This year will mark the company’s fifth year at the Fringe since 2011, and there is no denying that without that exposure we would not be where we are today. We’ve forged relationships with writers, resulting in several commissions; we have won a few awards, which is always nice to stick on a poster; we’ve been reviewed by The Guardian, and we were lucky enough to be asked to become an Associate Company of Paines Plough. None of these things would have happened were it not for the Fringe. Fact.
2017 is a special year. Not just for us but the whole city, and all the theatre companies working within it. Hull UK City of Culture 2017 are supporting a number of us taking work up to Edinburgh: Silent Uproar with A Super Happy Story; Bellow with Bare Skin on Briny Waters; Pub Corner Poets with Sad Little Man; and a new commission by curious directive, who will premiere Frogman. Plus, keep an eye out for our wonderful Hull 2017 volunteers on the 7th August, who will be taking over the Royal Mile in Edinburgh!
We can’t wait to demonstrate the breadth and quality of work that is being made in Hull, at the biggest arts festival in the world.
All We Ever Wanted Was Everything runs at the Paines Plough Roundabout @ Summerhall from 4-27 August 2017. Tickets on sale now.
Everyone at Middle Child is absolutely buzzing to be part of the Arts Council's National Portfolio. This decision allows us to be bolder and more ambitious than ever before as we continue to build on a brilliant year for Hull.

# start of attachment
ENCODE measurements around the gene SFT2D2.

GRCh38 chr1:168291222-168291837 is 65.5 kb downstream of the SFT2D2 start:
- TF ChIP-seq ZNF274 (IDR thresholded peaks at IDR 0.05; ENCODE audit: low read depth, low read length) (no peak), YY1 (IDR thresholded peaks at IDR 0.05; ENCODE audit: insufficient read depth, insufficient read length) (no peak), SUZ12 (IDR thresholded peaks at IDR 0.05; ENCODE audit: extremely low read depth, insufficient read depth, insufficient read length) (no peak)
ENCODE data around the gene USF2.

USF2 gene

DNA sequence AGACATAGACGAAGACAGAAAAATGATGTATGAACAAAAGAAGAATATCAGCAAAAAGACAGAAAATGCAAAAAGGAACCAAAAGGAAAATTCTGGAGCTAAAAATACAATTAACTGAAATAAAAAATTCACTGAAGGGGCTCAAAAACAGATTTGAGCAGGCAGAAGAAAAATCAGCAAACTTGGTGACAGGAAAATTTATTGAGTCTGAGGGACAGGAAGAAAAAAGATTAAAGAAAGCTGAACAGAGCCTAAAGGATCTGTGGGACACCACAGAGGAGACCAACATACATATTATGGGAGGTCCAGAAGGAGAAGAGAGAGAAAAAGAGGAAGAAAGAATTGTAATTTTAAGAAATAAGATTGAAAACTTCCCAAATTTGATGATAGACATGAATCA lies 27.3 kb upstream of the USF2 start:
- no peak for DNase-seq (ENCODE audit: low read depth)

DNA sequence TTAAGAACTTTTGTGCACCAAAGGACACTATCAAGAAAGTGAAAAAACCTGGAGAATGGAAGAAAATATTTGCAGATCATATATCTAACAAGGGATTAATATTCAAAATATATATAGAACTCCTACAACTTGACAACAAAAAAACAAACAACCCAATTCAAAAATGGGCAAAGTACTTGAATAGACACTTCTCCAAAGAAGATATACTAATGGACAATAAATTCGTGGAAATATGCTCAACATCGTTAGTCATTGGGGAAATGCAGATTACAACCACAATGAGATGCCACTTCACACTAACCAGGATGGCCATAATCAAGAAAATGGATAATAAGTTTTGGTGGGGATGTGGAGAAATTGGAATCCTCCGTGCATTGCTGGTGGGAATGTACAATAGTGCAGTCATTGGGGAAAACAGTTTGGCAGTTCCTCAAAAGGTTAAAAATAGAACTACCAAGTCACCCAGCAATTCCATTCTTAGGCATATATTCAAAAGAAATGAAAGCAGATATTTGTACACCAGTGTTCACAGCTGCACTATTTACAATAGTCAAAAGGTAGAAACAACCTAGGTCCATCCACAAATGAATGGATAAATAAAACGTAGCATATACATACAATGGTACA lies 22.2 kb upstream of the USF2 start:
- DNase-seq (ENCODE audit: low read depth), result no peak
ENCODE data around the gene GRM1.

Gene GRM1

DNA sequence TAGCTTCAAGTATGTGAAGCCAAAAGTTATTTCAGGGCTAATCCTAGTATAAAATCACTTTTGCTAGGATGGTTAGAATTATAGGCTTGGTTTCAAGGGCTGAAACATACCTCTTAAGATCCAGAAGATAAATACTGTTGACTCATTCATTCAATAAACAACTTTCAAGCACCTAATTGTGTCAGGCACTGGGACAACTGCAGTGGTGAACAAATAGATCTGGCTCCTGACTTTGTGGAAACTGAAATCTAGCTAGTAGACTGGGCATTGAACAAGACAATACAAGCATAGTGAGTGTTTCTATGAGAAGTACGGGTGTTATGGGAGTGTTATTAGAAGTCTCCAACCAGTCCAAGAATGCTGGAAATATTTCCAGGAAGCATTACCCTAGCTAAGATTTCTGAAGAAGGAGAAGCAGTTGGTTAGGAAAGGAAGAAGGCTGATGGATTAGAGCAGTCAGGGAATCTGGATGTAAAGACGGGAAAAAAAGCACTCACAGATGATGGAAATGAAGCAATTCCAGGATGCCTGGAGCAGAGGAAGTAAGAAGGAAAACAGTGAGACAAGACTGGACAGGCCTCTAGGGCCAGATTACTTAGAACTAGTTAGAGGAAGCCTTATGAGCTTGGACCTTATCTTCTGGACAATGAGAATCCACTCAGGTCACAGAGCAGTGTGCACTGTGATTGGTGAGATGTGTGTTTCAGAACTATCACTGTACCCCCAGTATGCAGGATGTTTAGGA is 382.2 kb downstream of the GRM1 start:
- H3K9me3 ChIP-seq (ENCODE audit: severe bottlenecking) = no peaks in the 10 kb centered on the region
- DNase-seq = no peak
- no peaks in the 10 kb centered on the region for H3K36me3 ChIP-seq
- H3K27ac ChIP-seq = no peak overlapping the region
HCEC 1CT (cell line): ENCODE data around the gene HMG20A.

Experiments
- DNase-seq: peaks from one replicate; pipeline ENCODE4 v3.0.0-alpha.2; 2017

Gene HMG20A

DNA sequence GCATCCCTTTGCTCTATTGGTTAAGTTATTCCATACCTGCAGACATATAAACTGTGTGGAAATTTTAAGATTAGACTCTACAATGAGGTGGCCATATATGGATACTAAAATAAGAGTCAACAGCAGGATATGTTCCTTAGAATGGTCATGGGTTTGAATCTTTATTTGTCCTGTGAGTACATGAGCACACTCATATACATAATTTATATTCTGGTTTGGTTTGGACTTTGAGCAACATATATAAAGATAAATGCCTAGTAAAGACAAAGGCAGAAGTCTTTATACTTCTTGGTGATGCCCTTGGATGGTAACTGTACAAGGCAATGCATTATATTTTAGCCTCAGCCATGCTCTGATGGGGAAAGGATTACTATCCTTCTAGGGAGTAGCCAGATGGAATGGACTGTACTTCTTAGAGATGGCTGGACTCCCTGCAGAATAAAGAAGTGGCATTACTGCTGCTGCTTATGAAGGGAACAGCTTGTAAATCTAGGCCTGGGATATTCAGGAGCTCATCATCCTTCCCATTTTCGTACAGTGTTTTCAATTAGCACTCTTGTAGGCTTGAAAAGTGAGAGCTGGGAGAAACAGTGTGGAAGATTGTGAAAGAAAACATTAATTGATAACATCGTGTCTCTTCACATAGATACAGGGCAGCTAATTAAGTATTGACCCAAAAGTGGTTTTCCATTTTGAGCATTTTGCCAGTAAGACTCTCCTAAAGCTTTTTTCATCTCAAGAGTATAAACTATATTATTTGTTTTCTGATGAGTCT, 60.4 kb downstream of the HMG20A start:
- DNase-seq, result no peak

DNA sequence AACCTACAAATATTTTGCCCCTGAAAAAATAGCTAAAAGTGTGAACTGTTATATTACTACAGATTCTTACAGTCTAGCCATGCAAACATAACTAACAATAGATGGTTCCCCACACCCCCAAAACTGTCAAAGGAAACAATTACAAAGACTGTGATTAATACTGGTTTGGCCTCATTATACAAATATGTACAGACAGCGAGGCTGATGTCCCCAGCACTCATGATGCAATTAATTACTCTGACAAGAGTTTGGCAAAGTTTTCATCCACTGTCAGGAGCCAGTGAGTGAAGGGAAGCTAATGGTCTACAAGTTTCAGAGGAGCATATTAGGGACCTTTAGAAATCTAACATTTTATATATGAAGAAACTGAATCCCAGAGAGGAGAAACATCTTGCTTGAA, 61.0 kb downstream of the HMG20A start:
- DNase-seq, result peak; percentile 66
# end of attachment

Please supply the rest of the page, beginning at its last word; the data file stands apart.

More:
We are now able to put into action our long term strategy of setting fire to expectations of what a night at the theatre can be. We will make the most of the confidence shown in us by the Arts Council and will become a stronger, more diverse company who are truly integrated into our local community.
Thank you to all of the friends, supporters and audiences who have been a part of the Middle Child story until now. We can't wait to begin the next chapter of the gig theatre movement.
We'd also like to congratulate Hull Truck Theatre, Artlink, Freedom Festival Arts Trust, Hull Museums and J-Night for retaining their National Portfolio Organisation status, which taken together is a testament to the city’s success.
Boom! We've just released a free four-track EP ahead of our Hull UK City of Culture 2017 gig theatre production, All We Ever Wanted Was Everything, which opens at the Welly nightclub in Hull on 6 June 2017.
The All We Ever Wanted Was Everything EP features original electronic music written by James Frewer and arranged with Alice Beaumont.